In 1783, the Revolutionary War was coming to a close. Despite that, portions of the Continental Army were growing impatient with congress’ lack of financial support that was promised to them. As a result, what is now referred to as the Newburgh Conspiracy involved disgruntled members of the army looking to threaten Congress with either abandonment or takeover. This conspiracy was never acted upon due to the leadership of Washington and his ability to connect with and instill confidence in those men.
Upon hearing about the conspiracy, Washington visited the men to hopefully reason with them and help them think twice about their future actions. Historians have captured a significant detail from this exchange during Washington’s closing remarks to these men. Washington mentioned he had a supportive letter to read from a Virginia Congressman. As he began to read he had difficulty doing so.
“After stumbling through the first paragraph, he reached in his pocket for a pair of spectacles. Pulling them out, he remarked off-handedly, ‘Gentleman, you must pardon me, for I have not only grown gray but almost blind in service to my country.’ The disarming hint of vulnerability from their otherwise stoic leader so deeply affected the officers that some wept openly. After Washington left, they resolved to present him with ‘the unanimous thanks of the officers” and added that “the officers reciprocate his affectionate expressions, with the greatest sincerity of which the human heart is capable.’”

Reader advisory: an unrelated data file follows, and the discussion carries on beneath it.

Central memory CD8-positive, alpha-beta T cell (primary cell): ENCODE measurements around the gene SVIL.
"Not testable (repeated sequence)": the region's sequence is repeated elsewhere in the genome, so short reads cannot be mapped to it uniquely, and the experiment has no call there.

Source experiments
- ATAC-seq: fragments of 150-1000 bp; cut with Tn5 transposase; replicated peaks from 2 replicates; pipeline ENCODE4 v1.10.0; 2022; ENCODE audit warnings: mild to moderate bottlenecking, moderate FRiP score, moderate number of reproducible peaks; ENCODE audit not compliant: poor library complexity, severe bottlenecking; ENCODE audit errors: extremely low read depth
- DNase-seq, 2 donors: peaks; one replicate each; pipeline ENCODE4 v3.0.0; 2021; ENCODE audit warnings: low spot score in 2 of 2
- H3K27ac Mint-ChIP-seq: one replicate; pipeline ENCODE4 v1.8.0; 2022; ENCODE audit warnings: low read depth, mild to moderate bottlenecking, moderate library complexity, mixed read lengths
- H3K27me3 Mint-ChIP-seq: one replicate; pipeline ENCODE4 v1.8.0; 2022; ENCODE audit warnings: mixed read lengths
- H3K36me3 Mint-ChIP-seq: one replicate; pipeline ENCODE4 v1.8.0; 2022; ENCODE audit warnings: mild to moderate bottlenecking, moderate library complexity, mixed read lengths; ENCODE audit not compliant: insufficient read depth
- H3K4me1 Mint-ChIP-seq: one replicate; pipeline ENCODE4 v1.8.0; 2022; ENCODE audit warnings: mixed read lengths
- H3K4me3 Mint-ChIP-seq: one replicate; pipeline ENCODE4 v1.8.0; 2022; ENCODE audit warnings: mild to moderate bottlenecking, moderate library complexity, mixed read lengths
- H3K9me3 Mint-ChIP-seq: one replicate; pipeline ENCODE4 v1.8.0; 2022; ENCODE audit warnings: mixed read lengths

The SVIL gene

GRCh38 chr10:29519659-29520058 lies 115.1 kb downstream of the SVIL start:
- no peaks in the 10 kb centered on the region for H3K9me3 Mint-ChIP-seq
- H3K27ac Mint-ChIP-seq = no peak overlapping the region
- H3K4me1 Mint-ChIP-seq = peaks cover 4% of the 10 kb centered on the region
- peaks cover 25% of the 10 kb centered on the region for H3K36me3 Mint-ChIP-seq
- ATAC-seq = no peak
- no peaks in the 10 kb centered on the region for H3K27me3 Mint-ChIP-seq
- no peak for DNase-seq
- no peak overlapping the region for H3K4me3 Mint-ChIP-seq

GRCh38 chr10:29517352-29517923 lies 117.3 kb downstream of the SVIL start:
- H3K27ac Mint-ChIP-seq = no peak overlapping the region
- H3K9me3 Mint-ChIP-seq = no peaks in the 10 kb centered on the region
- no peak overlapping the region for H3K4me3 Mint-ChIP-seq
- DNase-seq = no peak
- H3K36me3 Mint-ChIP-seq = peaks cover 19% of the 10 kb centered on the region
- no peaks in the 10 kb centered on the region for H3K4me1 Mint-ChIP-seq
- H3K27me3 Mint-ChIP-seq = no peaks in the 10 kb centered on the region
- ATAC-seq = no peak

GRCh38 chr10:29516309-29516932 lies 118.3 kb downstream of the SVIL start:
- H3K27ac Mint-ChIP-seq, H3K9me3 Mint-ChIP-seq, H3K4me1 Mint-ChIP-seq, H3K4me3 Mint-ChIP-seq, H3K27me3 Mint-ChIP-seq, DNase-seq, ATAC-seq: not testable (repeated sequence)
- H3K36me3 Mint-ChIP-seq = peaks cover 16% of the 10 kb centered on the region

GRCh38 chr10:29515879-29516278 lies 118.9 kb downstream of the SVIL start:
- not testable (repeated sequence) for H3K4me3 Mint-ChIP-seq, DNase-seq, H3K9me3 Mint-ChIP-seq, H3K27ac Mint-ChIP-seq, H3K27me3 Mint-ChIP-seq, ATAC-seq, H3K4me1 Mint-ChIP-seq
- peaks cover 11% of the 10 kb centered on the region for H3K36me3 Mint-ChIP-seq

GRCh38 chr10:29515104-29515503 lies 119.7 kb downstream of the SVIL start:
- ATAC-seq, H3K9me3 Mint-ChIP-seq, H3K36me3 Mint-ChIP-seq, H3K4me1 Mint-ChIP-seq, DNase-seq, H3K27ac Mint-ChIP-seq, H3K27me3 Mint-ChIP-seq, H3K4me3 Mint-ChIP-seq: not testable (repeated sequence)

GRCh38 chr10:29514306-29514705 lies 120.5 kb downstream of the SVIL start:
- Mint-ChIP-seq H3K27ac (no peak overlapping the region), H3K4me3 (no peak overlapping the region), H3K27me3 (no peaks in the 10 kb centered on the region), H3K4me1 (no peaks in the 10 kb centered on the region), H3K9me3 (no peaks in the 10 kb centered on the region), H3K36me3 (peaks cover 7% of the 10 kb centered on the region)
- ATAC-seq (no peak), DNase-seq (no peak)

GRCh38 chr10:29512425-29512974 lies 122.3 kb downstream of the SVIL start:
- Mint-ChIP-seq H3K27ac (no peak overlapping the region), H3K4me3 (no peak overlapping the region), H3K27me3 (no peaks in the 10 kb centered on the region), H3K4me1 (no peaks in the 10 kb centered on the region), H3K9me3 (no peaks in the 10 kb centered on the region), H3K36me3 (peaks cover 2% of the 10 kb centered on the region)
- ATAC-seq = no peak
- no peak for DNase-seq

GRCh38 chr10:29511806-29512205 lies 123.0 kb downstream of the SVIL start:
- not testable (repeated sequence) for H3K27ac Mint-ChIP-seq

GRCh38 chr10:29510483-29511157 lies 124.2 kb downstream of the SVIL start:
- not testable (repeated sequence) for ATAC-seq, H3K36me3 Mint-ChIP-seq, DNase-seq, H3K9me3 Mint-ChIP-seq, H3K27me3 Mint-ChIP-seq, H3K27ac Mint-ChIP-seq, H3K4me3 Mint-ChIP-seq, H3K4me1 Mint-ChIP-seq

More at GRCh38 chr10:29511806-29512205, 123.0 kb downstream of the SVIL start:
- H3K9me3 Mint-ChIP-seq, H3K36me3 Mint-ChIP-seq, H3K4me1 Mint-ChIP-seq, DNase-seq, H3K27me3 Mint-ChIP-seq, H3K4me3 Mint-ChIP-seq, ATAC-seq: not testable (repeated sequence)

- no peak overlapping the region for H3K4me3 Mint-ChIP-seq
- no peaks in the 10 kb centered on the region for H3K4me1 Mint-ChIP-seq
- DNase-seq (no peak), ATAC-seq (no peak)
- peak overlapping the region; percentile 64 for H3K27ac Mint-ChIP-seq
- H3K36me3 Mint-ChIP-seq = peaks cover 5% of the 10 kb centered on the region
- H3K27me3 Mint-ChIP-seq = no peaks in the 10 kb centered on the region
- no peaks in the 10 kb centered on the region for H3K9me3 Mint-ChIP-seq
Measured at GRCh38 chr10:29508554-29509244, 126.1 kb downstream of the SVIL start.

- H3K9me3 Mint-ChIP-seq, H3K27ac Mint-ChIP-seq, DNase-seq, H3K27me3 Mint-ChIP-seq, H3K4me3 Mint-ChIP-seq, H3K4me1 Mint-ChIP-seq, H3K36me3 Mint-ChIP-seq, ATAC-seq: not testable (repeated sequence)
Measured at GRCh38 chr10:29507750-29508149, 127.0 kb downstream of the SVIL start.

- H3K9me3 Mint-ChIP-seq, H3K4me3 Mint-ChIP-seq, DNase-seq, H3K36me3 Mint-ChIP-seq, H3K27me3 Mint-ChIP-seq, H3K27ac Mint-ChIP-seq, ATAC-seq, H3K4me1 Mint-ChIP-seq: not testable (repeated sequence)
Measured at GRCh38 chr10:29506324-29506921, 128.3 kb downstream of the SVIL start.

Through sincerity, humility and genuine concern, Washington had convinced the men to recede their claims. It’s considered one of Washington’s greatest battles won.
The effective leadership of George Washington is undisputed. A number of factors including his stature, prominent social standing, education, and intelligence, helped make him the man he was. But ultimately what made him successful and so admired was Washington’s sincere interest and care for those around him – no matter their status. He was passionate about the cause he was enlisted in and his love and respect for all those around him was abundantly clear.
His soldiers, the congress and ultimately the American public trusted him. This is the leadership that is so often lacking in today’s workplace. The leader who is willing to get in the trenches, who cares so deeply and knows the driving motivation for each of their team members that they, as a team are able to achieve great things.